Holly K. Peralta, Credentialed English Teacher
the Art of Language
"Silky Bob's Point of View" Instructional PowerPoint
© Holly Kristine Peralta
Sample Lesson Plan:
"Silky Bob's Point of View"My passion for teaching and eagerness to improve my pedagogy come from my own drive and love for this profession, but my skillful lesson planning and refined approach to teaching students comes from expert supervisors and resident teachers. My ability to address the standards and create student-centered lessons has earned me all 4s (exceptional score) in the instructional planning portion of the Performance Assessment for California Teachers (PACT). Please view my written lesson below, and accompanying PowerPoint slides on the right.
“After 20 Years” Silky Bob’s POV
Objective: Students will rewrite the short story from Silky Bob’s first person point of view.
Rationale: This will exercise students’ abilities to contrast points of view, and show that they can retain objective details from story, as well as explain a theme based on point of view.
Standards: Reading – Literary Response and Analysis 3.5: Contrast points of view (e.g., first and third omniscient, subjective and objective) in narrative text and explain how they affect the overall theme of the work
- Holt Literature and Language Arts Book – pages 224 - 231
- “Silky Bob’s Point of View” ppt
1) Anticipatory Set: Students refresh teacher on what they remember from the story. Teacher asks students to think of it from Silky Bob’s point of view.
2) Information Input: Teacher delivers instructions:
- “How did he get all his money?”
- “What is he thinking and feeling as we waits in the doorway for the long-lost friend?”
- “Is he at all skeptical of the tall so-said Jimmy Wells? Why or why not?”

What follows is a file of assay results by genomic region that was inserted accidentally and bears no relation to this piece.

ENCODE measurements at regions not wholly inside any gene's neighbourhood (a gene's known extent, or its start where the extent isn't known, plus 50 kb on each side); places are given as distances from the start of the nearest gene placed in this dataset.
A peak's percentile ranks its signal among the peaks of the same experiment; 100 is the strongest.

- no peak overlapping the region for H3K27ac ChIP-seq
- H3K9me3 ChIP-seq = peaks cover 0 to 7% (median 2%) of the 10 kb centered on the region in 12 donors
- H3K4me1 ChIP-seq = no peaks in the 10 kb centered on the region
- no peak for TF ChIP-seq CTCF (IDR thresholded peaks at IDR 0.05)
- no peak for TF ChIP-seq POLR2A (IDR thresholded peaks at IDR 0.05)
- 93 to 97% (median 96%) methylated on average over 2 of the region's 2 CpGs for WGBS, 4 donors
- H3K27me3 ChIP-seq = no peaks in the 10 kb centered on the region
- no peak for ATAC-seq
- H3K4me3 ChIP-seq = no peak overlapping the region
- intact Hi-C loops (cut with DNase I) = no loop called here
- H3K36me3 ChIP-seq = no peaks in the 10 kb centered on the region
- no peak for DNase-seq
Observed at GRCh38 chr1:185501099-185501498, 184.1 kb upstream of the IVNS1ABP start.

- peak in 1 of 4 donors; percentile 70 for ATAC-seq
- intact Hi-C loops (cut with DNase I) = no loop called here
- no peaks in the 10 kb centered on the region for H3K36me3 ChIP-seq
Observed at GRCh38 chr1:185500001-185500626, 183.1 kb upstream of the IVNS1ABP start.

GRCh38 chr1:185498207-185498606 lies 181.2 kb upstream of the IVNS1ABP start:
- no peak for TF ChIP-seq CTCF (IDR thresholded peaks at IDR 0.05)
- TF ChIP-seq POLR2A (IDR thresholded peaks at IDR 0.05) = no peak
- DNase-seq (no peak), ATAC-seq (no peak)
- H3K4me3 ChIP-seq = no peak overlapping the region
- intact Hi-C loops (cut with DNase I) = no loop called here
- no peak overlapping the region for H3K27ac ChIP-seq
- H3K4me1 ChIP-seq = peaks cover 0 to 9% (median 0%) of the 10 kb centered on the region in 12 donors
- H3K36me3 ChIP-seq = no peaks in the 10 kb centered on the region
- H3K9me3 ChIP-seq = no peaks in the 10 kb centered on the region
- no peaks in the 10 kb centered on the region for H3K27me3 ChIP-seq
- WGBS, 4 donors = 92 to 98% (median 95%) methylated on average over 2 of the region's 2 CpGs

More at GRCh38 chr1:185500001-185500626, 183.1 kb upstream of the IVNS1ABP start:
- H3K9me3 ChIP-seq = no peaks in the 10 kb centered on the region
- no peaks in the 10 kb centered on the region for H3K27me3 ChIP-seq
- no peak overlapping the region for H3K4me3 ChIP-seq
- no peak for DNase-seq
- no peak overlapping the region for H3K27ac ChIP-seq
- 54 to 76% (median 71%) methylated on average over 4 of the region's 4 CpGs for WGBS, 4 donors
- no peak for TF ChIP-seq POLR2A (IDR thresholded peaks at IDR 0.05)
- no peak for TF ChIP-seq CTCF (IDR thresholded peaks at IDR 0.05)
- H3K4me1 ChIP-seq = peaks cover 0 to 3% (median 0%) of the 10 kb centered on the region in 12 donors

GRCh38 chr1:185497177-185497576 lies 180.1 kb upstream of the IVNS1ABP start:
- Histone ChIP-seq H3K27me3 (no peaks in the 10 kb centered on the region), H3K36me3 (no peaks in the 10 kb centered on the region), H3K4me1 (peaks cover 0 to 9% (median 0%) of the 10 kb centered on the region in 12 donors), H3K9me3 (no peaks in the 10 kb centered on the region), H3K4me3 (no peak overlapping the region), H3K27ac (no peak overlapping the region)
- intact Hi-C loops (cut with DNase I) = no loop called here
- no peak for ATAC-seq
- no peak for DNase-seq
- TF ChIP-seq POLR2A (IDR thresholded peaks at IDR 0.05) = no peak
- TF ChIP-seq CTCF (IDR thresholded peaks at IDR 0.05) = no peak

3) Modeling: Teacher provides models of first person narrative from Silky’s POV and prompts/questions to remember to answer.
- Students will write the story from Silky Bob’s POV in the first person.
- Students must include both the scenes from the story (waiting and talking to officer, and the arrest), and a back story for Silky Bob.
4) Check for Understanding: Teacher provides facts from the story and students say whether Silky Bob would have known that or not. Teacher asks students to provide ideas for Silky Bob’s back story, and what he might be thinking as we waits for Jimmy Wells.
5) Guided Practice: Students begin to copy the introduction they want to use, or create their own. Teacher circulates classroom and assists students on getting started.
6) Independent Practice: Students continue to write until teacher calls time. Teacher circulates room and monitors students work.
7) Closure: Teacher asks students to share some parts of their story. Students complete for homework.
Click here to view student work samples from this lesson!
The specific California standard measured by the “Silky Bob’s Point of View” assignment was seventh grade Reading – Literary Response and Analysis 3.5: Contrast points of view (first and third person, limited and omniscient) in narrative text and explain how they affect the overall theme of the work. This assignment addresses the standard by first having students switch the point of view of the story from an omniscient narrator to a first person. In order to do this, students will recycle important details of the original story and create new details where appropriate, fostering new sympathies from the reader. The point of view they switch to, Silky Bob’s, represents the contradictory side of the story’s moral dilemma – loyalty to friends, or duty and responsibility? Students make the choice from Silky Bob’s point of view whether Patrolman Wells did the right thing by turning Bob in – thus explaining how the theme is affected by this new perspective.